Defense Minister Tomomi Inada may be questioned over her alleged role in a suspected cover-up of the activity logs of Ground Self-Defense Force troops during a U.N. peacekeeping mission in South Sudan, the top government spokesman said Thursday.
Inada was not supposed to be part of the internal investigation, which she ordered in March following revelations that the logs — initially said to have been discarded by GSDF members — were actually preserved.
But Chief Cabinet Secretary Yoshihide Suga said at a press conference that Inada “will have to cooperate if asked” by the Defense Ministry’s special inspection unit on issues recently reported by the media, such as whether she had agreed with other ministry and GSDF officials to keep from the public the fact that the “discarded” data was actually retained within the GSDF.
The ministry disclosed the activity logs in early February, claiming that while the GSDF had discarded the data, the logs were found on the computer of the Self-Defense Forces Joint Staff Office.
Immediately after the announcement, the GSDF erased the data it had in its possession, apparently to comply with the ministry’s official explanation, government sources said.
The data was deleted at the instruction of a top official of the GSDF staff office, the sources said. The official only told subordinates to “appropriately handle the data” after discounting the need to make public that the GSDF also had the data, but the subordinates took it as an order to erase them, according to the sources.
Data were deleted by the end of February. A civilian member of the Joint Staff Office is known to have told an official of the Ground Staff Office in late January that it was too late to admit that the GSDF had the data after all, according to the sources.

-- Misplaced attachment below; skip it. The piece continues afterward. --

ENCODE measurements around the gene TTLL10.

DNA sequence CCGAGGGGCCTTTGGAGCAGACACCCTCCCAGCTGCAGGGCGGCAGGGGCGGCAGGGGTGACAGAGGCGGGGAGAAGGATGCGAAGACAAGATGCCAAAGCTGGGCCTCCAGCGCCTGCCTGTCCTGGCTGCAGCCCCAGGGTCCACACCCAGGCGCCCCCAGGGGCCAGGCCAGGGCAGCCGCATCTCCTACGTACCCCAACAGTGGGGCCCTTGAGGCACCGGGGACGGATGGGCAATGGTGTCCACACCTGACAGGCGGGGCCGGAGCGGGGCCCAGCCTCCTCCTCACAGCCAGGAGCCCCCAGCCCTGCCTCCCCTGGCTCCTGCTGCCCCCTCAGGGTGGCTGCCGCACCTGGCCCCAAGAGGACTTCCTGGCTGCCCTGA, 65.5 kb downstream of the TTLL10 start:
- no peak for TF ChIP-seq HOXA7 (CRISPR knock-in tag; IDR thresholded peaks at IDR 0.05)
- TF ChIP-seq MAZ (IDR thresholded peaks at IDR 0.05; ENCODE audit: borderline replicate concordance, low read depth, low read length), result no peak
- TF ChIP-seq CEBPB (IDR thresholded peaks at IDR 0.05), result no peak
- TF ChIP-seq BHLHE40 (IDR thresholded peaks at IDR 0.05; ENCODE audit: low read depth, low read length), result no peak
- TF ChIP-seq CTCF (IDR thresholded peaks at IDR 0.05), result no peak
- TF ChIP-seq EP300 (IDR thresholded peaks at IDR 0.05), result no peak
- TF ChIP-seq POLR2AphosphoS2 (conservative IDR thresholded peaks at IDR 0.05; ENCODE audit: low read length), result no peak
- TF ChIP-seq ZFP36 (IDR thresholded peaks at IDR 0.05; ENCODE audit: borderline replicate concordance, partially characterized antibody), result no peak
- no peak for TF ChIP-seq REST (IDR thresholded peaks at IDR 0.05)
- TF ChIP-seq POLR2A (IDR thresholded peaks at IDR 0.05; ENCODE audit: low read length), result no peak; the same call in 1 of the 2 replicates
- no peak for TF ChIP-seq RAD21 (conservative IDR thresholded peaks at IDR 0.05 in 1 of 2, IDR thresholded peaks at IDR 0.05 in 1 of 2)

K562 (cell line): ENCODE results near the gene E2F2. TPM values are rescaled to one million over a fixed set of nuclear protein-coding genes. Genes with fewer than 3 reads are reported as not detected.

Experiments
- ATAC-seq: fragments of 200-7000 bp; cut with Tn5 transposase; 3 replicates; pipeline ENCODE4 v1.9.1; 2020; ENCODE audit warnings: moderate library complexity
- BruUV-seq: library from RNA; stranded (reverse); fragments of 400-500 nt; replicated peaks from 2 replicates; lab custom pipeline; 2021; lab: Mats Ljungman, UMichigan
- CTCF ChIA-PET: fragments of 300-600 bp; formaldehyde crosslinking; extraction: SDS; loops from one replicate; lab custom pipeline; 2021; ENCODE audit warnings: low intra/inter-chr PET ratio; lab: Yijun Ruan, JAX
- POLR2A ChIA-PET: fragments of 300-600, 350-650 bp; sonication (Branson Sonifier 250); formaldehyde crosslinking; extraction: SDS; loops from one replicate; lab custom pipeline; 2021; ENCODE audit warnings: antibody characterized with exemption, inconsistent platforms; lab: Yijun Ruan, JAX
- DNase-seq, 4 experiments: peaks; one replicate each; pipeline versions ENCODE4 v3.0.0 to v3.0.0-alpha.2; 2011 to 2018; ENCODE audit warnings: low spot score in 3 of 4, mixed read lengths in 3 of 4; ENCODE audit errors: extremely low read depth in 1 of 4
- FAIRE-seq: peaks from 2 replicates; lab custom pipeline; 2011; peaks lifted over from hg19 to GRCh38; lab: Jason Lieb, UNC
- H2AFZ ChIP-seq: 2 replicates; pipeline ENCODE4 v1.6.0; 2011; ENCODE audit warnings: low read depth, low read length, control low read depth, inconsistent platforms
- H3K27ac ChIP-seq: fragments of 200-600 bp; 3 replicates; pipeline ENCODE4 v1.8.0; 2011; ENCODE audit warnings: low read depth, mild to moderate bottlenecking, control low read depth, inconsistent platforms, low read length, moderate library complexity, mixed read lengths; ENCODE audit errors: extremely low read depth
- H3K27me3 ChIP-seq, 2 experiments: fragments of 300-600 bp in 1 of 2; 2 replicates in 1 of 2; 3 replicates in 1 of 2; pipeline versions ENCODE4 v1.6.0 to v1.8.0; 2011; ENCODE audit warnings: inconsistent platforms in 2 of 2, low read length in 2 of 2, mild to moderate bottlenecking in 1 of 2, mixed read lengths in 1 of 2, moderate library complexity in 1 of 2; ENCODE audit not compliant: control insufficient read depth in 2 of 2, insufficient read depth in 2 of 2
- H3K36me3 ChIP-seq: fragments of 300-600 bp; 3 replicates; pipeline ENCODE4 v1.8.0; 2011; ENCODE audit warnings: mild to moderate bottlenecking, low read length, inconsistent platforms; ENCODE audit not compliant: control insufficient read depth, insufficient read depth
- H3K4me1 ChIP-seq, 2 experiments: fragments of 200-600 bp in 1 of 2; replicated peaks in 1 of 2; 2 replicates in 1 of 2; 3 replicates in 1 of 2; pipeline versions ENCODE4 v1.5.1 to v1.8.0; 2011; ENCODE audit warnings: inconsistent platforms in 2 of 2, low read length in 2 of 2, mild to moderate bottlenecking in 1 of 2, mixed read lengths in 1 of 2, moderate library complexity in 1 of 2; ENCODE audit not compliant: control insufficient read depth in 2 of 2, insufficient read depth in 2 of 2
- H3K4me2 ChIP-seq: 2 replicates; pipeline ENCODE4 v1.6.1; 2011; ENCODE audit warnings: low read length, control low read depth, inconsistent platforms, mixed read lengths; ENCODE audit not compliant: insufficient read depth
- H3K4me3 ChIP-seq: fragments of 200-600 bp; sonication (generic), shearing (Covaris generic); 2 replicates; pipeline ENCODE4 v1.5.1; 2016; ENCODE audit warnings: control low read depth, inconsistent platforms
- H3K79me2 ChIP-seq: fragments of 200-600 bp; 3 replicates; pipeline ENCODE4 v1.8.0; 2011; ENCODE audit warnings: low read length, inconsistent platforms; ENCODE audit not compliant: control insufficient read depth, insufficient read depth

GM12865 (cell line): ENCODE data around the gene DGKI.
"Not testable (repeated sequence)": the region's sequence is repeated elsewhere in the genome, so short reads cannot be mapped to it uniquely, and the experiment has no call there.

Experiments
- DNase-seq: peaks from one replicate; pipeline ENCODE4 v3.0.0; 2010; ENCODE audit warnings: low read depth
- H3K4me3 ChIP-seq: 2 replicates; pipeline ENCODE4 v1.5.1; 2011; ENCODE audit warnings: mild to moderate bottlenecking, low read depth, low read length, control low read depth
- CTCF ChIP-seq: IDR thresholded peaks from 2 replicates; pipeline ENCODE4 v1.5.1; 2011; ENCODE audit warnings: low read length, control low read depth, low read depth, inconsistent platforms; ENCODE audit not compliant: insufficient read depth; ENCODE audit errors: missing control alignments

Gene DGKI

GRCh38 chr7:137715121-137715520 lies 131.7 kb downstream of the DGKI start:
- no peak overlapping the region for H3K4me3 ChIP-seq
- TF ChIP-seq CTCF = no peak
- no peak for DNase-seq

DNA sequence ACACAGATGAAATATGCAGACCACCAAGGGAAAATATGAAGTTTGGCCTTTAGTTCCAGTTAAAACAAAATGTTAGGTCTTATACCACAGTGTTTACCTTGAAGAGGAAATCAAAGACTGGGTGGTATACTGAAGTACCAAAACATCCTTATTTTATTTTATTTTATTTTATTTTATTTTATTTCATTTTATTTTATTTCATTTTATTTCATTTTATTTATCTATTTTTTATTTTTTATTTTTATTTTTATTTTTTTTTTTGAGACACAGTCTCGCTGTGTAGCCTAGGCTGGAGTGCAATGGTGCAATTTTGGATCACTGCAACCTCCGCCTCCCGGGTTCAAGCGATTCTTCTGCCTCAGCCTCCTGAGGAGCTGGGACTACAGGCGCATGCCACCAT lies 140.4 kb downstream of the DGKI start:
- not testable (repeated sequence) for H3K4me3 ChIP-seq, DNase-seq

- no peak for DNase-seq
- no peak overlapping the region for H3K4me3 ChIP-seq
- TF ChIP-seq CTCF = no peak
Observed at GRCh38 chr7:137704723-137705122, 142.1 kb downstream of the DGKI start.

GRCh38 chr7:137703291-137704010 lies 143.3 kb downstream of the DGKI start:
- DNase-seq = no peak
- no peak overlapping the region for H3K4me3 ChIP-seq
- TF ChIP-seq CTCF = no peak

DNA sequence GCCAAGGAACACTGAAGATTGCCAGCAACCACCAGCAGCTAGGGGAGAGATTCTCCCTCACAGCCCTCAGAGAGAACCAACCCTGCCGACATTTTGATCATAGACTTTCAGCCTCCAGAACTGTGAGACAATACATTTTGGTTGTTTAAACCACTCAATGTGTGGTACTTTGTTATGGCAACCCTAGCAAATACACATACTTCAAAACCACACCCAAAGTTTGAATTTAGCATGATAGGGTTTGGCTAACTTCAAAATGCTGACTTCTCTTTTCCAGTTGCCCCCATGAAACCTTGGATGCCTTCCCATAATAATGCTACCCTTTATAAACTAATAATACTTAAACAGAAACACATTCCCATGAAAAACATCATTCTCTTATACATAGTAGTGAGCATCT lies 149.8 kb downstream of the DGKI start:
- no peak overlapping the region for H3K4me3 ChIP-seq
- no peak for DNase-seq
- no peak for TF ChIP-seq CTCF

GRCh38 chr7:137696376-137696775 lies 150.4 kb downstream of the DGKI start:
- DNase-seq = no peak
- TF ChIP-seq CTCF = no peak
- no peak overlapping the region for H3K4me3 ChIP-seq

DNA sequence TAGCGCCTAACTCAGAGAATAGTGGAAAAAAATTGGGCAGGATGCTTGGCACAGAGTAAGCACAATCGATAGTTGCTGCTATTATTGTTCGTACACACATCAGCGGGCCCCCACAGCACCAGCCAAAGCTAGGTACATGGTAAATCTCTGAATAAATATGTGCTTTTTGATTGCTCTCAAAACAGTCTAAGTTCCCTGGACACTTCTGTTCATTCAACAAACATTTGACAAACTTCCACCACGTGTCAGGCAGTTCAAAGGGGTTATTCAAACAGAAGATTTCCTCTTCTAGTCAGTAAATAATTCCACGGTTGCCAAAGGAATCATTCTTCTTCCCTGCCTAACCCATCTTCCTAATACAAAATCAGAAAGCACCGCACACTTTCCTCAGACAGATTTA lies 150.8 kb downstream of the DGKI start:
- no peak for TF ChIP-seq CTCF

The Inspector-General’s Office of Legal Compliance, which is conducting the internal probe, is also expected to look into how SDF members handled the matter.
Inada told reporters on Thursday that she hopes the results of the investigation will come out “as soon as possible.”
Government sources have said that Inada met with Tetsuro Kuroe, the ministry’s top bureaucrat, Gen. Toshiya Okabe, GSDF chief of staff, and others on Feb. 15 and agreed to withhold the fact that the daily logs existed at the GSDF.
It was Kuroe’s wish to perform the alleged cover-up and Inada approved the idea, the sources said.
Inada has denied endorsing the decision to withhold the fact that the GSDF still possessed the daily activity logs.
The logs have drawn particular attention as firsthand information on the security situation in conflict-mired South Sudan, where Japan had deployed GSDF personnel as U.N. peacekeepers. The Defense Ministry received a request for information disclosure in October but said in December that the logs had been discarded.
The documents later turned out to contain descriptions of particularly tense moments. The information could have affected parliamentary debate on whether to give the GSDF members new, and possibly riskier, roles during the U.N. peacekeeping operation in line with the country’s security legislation that took effect in March last year.
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